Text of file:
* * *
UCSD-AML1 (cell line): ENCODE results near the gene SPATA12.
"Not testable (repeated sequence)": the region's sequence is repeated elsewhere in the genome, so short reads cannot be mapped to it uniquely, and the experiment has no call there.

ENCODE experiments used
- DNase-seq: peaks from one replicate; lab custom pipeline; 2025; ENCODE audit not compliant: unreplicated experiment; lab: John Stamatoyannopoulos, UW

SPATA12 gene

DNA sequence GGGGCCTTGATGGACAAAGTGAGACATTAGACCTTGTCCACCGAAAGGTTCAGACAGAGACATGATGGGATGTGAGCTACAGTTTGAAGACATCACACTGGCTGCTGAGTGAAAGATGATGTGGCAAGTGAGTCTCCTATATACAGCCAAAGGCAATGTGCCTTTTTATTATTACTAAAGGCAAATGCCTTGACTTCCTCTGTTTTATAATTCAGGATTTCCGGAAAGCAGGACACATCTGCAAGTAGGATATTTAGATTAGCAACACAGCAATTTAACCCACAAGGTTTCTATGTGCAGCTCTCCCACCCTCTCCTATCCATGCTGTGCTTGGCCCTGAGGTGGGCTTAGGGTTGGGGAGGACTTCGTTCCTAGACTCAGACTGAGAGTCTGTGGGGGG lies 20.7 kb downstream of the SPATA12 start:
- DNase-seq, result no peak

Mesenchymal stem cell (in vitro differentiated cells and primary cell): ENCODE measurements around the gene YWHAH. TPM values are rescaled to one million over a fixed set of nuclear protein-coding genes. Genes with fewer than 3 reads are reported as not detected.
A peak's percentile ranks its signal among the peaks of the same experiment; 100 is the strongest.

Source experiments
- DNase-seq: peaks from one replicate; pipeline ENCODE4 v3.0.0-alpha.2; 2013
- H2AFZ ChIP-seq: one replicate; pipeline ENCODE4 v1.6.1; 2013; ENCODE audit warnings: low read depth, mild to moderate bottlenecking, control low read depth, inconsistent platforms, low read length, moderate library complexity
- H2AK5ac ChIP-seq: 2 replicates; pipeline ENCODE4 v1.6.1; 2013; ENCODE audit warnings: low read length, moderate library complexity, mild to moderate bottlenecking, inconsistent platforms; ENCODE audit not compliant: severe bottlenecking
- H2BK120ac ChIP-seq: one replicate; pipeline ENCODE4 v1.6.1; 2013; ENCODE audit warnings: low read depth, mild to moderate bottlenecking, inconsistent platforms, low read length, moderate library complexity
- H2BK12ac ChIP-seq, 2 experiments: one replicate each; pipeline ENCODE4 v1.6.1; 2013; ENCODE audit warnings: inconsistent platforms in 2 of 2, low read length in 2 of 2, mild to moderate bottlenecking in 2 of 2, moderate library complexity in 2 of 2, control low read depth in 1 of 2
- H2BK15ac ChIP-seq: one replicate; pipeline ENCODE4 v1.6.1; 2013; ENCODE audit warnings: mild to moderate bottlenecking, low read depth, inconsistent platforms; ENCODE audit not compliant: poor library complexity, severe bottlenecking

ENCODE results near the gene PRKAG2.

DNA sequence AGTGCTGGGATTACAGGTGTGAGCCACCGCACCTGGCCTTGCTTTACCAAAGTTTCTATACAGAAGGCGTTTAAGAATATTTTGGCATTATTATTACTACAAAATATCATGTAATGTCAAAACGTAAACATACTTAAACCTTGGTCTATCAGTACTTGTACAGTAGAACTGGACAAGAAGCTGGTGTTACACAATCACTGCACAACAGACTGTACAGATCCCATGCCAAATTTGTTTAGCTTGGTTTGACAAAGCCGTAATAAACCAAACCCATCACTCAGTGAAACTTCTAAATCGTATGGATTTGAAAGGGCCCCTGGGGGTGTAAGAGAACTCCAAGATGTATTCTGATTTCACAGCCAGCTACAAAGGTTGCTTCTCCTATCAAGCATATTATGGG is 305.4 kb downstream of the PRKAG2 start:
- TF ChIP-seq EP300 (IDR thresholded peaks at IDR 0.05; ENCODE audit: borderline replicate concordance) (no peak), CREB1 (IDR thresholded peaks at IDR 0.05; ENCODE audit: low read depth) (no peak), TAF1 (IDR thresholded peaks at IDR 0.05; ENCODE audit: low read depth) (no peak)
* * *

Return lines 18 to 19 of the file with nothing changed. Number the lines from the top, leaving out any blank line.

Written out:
DNA sequence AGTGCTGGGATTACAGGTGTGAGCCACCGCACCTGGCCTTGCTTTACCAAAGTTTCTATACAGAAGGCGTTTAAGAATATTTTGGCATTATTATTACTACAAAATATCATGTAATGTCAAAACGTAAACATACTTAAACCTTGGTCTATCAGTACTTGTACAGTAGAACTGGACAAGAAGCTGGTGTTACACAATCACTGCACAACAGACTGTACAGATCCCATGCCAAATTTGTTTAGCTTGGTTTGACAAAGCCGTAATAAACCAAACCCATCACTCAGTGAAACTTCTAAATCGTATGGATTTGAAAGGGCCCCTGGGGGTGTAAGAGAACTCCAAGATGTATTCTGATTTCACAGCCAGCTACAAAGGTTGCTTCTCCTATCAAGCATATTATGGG is 305.4 kb downstream of the PRKAG2 start:
- TF ChIP-seq EP300 (IDR thresholded peaks at IDR 0.05; ENCODE audit: borderline replicate concordance) (no peak), CREB1 (IDR thresholded peaks at IDR 0.05; ENCODE audit: low read depth) (no peak), TAF1 (IDR thresholded peaks at IDR 0.05; ENCODE audit: low read depth) (no peak)